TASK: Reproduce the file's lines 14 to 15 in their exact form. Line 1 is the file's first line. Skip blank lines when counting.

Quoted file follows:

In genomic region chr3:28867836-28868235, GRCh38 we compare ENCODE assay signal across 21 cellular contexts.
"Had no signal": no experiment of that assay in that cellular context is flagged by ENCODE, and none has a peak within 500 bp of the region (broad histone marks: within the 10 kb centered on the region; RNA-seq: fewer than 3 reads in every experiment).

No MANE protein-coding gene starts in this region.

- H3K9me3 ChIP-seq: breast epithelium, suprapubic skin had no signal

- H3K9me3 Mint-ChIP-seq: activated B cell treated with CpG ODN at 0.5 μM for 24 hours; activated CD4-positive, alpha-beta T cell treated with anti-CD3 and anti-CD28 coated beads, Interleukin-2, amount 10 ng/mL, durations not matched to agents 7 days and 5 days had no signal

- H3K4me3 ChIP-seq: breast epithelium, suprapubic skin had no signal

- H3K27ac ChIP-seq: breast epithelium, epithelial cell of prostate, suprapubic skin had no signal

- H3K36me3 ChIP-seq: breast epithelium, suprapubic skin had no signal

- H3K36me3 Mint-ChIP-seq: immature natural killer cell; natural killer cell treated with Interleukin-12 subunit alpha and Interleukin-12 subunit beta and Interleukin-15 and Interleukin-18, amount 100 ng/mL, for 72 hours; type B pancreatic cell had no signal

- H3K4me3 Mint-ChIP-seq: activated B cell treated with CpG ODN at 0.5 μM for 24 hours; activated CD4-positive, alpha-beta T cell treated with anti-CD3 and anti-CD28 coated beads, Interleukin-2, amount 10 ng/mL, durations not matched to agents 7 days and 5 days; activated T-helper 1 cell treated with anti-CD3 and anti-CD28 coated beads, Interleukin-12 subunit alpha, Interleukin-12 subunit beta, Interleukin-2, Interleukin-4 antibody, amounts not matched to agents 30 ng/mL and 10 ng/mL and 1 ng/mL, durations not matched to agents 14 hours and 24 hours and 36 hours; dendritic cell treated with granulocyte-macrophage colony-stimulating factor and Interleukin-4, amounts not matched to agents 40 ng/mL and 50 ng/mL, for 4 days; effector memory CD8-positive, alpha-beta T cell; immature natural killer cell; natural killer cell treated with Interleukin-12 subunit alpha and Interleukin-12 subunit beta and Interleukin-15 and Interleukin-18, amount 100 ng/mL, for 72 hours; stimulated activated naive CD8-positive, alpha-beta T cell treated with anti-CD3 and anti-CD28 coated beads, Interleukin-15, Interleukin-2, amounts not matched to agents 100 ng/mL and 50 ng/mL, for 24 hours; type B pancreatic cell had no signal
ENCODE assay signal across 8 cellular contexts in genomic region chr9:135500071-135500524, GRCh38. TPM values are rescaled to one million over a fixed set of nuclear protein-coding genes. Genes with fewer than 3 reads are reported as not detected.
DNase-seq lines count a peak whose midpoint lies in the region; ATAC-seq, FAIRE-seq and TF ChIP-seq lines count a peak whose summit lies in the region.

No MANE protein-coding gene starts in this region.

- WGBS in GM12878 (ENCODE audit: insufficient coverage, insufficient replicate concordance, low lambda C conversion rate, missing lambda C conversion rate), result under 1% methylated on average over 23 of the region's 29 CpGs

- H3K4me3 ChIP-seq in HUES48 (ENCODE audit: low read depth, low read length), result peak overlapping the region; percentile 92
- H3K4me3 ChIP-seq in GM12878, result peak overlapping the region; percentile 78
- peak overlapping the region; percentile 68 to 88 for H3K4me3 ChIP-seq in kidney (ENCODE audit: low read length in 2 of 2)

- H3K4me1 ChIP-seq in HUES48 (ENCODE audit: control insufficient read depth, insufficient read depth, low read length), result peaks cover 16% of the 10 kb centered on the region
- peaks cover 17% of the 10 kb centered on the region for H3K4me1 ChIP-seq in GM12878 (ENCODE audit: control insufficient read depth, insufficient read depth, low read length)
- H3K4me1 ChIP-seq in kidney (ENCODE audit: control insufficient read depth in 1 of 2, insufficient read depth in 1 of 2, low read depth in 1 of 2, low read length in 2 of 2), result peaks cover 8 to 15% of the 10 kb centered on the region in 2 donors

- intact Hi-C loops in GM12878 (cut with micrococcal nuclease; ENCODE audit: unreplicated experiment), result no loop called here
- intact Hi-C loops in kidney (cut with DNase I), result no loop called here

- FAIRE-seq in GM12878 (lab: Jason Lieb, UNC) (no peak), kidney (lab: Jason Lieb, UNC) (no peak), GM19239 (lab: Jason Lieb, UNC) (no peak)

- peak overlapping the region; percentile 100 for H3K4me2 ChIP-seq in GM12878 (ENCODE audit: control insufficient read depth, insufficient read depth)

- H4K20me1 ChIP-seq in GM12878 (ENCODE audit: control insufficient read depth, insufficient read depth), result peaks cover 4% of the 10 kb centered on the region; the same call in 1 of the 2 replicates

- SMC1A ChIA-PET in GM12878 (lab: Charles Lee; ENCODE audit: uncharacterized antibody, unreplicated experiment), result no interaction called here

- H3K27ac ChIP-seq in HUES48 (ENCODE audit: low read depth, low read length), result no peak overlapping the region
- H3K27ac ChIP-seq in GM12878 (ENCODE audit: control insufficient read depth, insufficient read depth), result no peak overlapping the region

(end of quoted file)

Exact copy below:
- WGBS in GM12878 (ENCODE audit: insufficient coverage, insufficient replicate concordance, low lambda C conversion rate, missing lambda C conversion rate), result under 1% methylated on average over 23 of the region's 29 CpGs

- H3K4me3 ChIP-seq in HUES48 (ENCODE audit: low read depth, low read length), result peak overlapping the region; percentile 92